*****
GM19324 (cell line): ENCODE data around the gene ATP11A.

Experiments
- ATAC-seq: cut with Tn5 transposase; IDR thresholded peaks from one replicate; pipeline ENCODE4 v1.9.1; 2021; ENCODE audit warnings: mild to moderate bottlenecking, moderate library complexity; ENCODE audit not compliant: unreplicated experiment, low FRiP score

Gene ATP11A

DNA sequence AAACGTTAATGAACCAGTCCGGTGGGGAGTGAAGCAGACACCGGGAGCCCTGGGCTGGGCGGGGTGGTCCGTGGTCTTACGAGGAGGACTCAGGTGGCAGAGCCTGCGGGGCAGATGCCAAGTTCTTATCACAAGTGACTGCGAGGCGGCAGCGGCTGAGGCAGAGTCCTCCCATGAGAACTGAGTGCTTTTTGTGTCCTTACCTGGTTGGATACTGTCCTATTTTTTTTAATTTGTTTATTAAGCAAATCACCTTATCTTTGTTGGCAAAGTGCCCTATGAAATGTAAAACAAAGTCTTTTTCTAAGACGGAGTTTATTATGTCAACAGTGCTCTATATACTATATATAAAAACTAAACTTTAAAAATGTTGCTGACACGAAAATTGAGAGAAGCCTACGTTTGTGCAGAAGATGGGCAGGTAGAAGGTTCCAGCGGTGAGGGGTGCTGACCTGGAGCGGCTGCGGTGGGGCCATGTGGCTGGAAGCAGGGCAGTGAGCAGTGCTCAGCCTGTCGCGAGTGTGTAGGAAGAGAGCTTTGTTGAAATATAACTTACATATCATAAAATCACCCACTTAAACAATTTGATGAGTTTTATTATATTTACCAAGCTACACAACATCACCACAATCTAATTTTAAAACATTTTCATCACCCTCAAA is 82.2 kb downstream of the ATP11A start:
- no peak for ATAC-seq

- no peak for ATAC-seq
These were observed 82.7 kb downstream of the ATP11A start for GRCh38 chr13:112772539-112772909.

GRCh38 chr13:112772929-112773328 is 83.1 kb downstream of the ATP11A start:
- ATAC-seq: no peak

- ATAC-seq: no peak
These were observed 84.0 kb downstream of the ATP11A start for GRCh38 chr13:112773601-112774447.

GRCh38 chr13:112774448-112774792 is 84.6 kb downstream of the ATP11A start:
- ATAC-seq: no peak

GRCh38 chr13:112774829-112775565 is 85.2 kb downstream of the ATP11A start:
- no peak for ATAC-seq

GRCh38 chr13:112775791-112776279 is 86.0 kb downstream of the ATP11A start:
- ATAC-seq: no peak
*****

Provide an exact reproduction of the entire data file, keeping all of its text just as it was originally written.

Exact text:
GM19324 (cell line): ENCODE data around the gene ATP11A.

Experiments
- ATAC-seq: cut with Tn5 transposase; IDR thresholded peaks from one replicate; pipeline ENCODE4 v1.9.1; 2021; ENCODE audit warnings: mild to moderate bottlenecking, moderate library complexity; ENCODE audit not compliant: unreplicated experiment, low FRiP score

Gene ATP11A

DNA sequence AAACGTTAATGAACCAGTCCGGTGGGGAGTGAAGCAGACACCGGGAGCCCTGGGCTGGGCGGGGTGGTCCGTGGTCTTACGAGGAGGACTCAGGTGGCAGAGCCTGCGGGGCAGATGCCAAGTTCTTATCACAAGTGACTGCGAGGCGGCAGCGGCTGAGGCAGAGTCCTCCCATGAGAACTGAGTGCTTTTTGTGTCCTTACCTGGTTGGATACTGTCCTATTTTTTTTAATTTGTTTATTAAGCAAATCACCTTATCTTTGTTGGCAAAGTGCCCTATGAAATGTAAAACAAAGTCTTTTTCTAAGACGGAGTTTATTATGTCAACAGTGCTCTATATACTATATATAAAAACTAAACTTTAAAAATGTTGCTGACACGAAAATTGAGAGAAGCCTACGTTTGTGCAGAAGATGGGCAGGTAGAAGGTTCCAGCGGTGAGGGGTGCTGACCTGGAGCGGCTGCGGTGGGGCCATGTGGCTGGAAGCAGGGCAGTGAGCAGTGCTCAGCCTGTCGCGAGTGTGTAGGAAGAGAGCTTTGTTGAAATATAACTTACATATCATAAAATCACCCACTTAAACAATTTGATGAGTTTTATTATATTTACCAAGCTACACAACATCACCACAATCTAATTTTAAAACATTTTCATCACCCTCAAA is 82.2 kb downstream of the ATP11A start:
- no peak for ATAC-seq

- no peak for ATAC-seq
These were observed 82.7 kb downstream of the ATP11A start for GRCh38 chr13:112772539-112772909.

GRCh38 chr13:112772929-112773328 is 83.1 kb downstream of the ATP11A start:
- ATAC-seq: no peak

- ATAC-seq: no peak
These were observed 84.0 kb downstream of the ATP11A start for GRCh38 chr13:112773601-112774447.

GRCh38 chr13:112774448-112774792 is 84.6 kb downstream of the ATP11A start:
- ATAC-seq: no peak

GRCh38 chr13:112774829-112775565 is 85.2 kb downstream of the ATP11A start:
- no peak for ATAC-seq

GRCh38 chr13:112775791-112776279 is 86.0 kb downstream of the ATP11A start:
- ATAC-seq: no peak